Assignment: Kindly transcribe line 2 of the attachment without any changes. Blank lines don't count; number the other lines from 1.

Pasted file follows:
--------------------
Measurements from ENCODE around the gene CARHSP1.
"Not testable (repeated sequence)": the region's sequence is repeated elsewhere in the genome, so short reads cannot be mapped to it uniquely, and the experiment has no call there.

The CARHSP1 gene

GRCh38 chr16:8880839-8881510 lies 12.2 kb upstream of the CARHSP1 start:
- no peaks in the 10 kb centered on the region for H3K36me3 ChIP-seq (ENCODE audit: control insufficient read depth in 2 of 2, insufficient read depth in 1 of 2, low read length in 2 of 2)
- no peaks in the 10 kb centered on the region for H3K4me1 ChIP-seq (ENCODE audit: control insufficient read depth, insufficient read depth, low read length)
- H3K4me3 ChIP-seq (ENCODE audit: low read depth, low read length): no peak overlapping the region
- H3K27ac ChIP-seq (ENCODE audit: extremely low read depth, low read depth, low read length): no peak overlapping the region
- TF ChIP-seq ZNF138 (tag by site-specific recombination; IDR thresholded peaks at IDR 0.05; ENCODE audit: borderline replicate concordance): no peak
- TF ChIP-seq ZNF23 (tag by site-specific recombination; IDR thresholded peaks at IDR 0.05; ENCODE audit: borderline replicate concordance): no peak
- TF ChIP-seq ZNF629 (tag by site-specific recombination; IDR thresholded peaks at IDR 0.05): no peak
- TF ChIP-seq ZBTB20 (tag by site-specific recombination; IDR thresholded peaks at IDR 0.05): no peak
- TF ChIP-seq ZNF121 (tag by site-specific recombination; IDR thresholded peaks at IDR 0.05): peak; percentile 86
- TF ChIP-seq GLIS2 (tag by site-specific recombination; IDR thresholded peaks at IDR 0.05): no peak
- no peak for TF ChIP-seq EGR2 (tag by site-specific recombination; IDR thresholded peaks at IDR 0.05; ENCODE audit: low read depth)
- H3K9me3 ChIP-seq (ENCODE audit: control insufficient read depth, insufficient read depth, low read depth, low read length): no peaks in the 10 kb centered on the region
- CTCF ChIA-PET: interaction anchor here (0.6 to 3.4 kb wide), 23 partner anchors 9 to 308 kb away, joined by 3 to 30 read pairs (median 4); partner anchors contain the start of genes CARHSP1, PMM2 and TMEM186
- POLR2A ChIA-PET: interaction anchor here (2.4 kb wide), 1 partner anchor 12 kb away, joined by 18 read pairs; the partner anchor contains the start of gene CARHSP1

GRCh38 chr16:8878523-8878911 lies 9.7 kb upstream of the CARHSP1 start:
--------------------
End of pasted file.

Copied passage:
"Not testable (repeated sequence)": the region's sequence is repeated elsewhere in the genome, so short reads cannot be mapped to it uniquely, and the experiment has no call there.